Daddy daycare: Why some songbirds care for the wrong kids

Interspecific feeding—when an adult of one species feeds the young of another—is rare among songbirds, and scientists could only speculate on why it occurs, but now, Penn State researchers have new insight into this behavior.

Are humans preventing flies from eavesdropping?

Today's world is filled with background noise, whether it be from a roaring river or a well-trafficked highway. Elevated noise levels from both human-made and natural sources may interfere with animals' listening ability ...

Researchers advance noise cancelling for quantum computers

A team from Dartmouth College and MIT has designed and conducted the first lab test to successfully detect and characterize a class of complex, "non-Gaussian" noise processes that are routinely encountered in superconducting ...

Using correlated photons to enhance x-ray imaging

A team of researchers at Bar-Ilan University has found a way to use correlated photons to make sharper X-ray images. In their paper published in the journal Physical Review Letters, the group describes their process and suggest ...

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Noise

In common use, the word noise means any unwanted sound. In both analog and digital electronics, noise is random unwanted perturbation to a wanted signal; it is called noise as a generalisation of the acoustic noise ("static") heard when listening to a weak radio transmission with significant electrical noise. Signal noise is heard as acoustic noise if the signal is converted into sound (e.g., played through a loudspeaker); it manifests as "snow" on a television or video image. High noise levels can block, distort, change or interfere with the meaning of a message in human, animal and electronic communication.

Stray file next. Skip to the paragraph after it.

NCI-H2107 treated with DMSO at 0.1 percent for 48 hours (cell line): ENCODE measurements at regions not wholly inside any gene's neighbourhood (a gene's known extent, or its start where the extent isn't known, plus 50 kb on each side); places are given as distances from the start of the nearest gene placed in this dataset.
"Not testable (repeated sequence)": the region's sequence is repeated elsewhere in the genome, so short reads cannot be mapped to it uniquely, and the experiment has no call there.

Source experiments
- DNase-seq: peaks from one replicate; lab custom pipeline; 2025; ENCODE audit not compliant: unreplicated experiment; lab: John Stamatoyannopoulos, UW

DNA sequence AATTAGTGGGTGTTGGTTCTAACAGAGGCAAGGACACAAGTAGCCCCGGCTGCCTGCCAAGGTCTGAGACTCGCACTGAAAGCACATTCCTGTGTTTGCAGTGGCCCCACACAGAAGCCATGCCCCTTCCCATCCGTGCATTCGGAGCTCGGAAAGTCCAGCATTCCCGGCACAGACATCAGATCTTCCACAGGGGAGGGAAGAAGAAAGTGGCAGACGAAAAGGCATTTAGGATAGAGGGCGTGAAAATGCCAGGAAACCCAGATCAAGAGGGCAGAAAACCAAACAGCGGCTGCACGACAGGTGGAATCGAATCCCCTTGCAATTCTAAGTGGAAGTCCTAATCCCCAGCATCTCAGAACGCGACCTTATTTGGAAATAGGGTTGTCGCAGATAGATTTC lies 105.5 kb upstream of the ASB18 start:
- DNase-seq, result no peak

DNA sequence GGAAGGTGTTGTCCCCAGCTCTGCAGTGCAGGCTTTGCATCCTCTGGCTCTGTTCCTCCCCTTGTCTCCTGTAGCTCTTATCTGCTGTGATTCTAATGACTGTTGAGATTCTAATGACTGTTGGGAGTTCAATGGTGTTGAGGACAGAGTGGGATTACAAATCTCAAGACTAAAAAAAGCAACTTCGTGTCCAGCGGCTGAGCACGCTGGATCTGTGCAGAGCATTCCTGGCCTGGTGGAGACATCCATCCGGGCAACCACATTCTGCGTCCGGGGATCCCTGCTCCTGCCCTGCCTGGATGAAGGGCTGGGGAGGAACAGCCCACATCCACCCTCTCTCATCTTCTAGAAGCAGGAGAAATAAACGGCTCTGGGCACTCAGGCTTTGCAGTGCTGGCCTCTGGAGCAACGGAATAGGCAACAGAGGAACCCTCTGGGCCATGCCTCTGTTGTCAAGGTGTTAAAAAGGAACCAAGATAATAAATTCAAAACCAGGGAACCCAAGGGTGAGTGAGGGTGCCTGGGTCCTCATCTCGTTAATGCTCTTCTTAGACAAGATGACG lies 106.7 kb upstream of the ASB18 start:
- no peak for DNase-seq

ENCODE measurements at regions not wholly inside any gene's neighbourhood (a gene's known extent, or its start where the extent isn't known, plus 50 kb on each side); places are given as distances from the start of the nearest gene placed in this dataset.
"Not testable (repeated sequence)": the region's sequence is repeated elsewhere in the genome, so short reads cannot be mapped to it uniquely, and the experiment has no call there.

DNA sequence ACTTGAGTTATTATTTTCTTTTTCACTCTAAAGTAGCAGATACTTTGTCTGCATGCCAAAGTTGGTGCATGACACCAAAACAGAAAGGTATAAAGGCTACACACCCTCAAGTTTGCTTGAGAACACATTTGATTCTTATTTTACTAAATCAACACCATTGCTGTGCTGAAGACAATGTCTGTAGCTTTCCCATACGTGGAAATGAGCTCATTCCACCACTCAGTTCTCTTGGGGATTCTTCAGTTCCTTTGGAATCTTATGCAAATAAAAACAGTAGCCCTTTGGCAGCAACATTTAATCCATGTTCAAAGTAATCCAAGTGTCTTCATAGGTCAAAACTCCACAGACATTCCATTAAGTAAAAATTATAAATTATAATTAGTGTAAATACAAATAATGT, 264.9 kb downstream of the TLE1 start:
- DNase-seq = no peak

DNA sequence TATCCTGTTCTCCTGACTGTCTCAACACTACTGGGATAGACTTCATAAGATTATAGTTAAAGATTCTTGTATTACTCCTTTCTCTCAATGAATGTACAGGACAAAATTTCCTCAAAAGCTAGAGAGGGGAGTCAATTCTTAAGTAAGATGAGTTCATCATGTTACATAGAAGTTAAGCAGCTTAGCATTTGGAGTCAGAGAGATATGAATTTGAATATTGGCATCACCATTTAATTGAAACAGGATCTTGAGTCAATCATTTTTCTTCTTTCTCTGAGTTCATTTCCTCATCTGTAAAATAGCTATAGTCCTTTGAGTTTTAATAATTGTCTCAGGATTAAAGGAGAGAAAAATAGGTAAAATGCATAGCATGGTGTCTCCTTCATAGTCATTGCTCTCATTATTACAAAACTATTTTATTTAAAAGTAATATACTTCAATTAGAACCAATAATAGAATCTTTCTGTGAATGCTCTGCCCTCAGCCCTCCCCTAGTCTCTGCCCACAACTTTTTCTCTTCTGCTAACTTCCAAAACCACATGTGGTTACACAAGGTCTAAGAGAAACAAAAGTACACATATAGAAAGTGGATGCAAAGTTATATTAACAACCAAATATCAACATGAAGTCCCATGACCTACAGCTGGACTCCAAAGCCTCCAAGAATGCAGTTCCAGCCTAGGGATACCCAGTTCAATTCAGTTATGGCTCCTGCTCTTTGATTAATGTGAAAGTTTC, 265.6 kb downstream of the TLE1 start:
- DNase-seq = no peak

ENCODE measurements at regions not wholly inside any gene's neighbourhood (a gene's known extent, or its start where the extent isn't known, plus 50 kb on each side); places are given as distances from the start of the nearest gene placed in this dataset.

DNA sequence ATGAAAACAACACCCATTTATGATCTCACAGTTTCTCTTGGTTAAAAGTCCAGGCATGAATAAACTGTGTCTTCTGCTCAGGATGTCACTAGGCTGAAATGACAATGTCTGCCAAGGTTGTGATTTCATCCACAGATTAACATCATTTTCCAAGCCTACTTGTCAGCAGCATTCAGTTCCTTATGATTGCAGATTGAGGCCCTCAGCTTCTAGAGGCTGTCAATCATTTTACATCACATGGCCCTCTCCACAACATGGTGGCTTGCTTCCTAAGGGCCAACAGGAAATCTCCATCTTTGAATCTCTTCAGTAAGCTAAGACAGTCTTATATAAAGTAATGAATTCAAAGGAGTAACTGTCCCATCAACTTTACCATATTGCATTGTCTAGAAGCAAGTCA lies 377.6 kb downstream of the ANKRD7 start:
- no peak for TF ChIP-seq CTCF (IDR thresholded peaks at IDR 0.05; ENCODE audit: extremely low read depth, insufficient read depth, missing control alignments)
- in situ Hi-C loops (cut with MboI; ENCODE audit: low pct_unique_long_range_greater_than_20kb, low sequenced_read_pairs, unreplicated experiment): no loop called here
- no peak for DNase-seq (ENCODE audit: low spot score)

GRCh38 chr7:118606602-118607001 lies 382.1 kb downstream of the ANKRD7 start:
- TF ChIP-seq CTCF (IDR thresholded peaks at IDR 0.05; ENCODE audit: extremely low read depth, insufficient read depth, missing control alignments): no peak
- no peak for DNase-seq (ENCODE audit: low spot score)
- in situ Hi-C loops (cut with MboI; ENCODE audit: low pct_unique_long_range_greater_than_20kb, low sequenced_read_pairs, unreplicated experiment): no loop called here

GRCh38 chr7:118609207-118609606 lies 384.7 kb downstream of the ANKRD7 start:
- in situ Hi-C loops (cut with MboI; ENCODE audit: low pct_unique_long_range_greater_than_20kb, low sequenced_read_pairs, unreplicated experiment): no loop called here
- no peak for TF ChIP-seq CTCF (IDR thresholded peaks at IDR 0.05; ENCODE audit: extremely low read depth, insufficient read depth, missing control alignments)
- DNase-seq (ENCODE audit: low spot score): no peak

In signal processing or computing it can be considered random unwanted data without meaning; that is, data that is not being used to transmit a signal, but is simply produced as an unwanted by-product of other activities. "Signal-to-noise ratio" is sometimes used to refer to the ratio of useful to irrelevant information in an exchange.

In biology, noise can describe the variability of a measurement around the mean, for example transcriptional noise describes the variability in gene activity between cells in a population.

In many cases, the special case of thermal noise arises, which sets a fundamental lower limit to what can be measured or signaled and is related to basic physical processes described by thermodynamics, some of which are expressible by simple formulae.

In some fields, noise means unwanted information or data that is not relevant to the hypothesis or theory being investigated or tested.

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